Luxembourg Signs Restitution Deal for Holocaust Victims

LUXEMBOURG (AP) -

The Luxembourg government signed a deal Wednesday to restitute dormant bank accounts, insurance policies and looted art to Holocaust survivors.

The agreement announced on International Holocaust Remembrance Day will provide financial resources to promote remembrance, education and research of the Holocaust in Luxembourg, a small European country with a population of about 630,000.

The deal was also signed by the World Jewish Restitution Organization, the Jewish community of Luxembourg and the Luxembourg Foundation for the Memory of the Shoah.

“The agreement today is a profound statement by Luxembourg of its abiding commitment to preserving the memory of Jews who were persecuted and murdered during the Nazi occupation of Luxembourg,” said Gideon Taylor, operations chair of the World Jewish Restitution Organization.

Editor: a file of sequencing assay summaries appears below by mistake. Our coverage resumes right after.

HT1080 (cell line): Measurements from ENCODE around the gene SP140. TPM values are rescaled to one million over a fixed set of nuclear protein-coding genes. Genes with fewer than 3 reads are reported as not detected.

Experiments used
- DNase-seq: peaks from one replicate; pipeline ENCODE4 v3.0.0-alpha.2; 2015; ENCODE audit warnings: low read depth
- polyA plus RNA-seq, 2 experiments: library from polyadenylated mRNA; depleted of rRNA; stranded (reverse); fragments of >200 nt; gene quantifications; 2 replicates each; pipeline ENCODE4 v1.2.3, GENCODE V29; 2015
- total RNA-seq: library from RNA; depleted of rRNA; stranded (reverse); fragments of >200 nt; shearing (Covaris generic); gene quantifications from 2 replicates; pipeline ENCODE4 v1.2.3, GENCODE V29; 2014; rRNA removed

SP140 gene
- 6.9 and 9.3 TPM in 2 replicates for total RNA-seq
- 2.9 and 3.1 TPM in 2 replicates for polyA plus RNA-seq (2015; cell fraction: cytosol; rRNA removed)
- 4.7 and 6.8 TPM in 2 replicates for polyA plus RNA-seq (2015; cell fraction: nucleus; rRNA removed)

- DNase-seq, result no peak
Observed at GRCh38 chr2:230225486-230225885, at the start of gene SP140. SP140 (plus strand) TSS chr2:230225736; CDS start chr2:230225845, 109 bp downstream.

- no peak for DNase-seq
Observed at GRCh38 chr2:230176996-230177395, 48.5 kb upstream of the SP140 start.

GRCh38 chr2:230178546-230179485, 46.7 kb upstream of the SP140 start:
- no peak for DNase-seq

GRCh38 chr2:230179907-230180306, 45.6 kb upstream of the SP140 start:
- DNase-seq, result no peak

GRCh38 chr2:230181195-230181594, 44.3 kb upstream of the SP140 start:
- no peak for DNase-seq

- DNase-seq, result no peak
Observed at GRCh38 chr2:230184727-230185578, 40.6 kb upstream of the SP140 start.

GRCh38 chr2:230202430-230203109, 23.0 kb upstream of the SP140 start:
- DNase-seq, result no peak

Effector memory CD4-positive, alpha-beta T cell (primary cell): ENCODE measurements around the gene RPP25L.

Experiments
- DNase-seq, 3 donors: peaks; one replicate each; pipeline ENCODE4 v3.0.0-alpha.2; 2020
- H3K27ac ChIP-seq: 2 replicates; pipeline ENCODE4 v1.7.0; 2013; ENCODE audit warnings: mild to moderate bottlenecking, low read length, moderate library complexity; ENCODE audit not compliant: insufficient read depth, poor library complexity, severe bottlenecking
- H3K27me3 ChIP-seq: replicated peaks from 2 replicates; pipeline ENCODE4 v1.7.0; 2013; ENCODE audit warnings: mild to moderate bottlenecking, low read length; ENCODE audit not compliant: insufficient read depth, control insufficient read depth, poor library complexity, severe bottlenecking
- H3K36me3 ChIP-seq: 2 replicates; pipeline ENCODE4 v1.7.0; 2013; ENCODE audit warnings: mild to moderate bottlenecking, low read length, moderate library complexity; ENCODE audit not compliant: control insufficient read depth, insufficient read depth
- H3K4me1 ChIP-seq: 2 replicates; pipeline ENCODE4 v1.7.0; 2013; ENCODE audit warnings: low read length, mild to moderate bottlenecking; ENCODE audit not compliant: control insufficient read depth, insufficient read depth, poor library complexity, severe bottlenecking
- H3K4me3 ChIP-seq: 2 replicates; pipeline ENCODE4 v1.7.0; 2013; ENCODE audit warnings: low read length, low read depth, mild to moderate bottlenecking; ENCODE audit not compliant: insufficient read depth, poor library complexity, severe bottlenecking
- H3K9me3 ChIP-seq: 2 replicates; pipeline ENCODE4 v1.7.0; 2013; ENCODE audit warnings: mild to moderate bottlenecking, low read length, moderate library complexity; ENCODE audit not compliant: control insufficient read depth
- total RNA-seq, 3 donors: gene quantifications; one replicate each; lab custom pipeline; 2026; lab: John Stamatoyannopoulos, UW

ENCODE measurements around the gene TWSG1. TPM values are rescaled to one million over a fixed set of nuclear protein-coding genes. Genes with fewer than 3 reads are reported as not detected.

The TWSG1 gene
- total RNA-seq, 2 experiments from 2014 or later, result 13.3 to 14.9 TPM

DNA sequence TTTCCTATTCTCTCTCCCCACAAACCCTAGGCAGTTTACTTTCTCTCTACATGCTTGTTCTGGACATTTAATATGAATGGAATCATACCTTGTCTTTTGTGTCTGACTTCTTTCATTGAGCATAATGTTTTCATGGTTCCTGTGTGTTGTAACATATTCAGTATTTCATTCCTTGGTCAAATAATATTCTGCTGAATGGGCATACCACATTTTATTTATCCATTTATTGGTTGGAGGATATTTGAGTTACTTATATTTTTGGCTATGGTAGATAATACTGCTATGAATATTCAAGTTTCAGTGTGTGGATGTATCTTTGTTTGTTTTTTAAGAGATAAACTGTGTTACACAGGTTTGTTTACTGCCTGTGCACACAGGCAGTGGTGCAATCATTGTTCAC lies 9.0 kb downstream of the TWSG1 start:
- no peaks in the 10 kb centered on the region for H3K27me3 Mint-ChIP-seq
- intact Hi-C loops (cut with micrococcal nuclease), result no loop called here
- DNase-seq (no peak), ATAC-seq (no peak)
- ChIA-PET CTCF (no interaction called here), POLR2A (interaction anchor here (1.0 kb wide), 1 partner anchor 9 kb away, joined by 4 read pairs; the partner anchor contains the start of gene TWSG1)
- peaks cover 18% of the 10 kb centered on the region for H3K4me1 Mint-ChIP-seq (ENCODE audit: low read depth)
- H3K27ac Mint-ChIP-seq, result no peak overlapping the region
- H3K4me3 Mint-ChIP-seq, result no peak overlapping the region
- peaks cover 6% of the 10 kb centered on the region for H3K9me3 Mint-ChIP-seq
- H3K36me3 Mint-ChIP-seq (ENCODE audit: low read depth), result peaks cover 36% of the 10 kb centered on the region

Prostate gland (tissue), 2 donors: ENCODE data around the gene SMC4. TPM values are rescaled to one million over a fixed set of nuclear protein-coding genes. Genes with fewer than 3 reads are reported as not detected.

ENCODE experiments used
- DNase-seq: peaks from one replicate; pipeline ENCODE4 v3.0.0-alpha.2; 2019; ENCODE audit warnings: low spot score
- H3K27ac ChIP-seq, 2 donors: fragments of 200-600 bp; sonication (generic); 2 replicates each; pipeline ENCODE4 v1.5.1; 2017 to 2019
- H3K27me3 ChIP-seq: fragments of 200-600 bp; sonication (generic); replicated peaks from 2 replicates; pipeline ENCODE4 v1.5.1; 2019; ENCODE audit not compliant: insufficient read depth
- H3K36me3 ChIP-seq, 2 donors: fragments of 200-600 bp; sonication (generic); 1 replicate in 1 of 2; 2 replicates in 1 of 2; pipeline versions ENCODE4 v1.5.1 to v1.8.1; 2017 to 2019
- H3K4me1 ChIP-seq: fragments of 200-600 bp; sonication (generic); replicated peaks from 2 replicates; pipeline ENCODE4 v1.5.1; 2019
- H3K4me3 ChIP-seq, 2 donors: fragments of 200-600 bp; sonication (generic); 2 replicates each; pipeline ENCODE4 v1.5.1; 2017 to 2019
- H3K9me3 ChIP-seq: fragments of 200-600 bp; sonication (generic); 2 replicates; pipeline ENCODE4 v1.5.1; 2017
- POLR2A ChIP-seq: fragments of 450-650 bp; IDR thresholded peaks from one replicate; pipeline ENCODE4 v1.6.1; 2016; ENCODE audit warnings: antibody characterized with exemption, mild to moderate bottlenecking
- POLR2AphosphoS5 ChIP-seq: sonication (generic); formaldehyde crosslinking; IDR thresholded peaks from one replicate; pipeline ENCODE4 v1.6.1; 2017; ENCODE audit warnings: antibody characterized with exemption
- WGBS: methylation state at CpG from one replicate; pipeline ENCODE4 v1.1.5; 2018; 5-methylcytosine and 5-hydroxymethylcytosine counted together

Under the deal, the government agreed to purchase and renovate a memorial to Jews who were sent to death camps from Luxembourg. The Cinqfontaines memorial, which is located near the site where Jews were assembled and deported, will be transformed into a “place to memorialize Holocaust victims and to educate future generations,” the organization said.

The Nazis occupied Luxembourg in May 1940. About 2,000 Luxembourg Jews were killed during the Holocaust.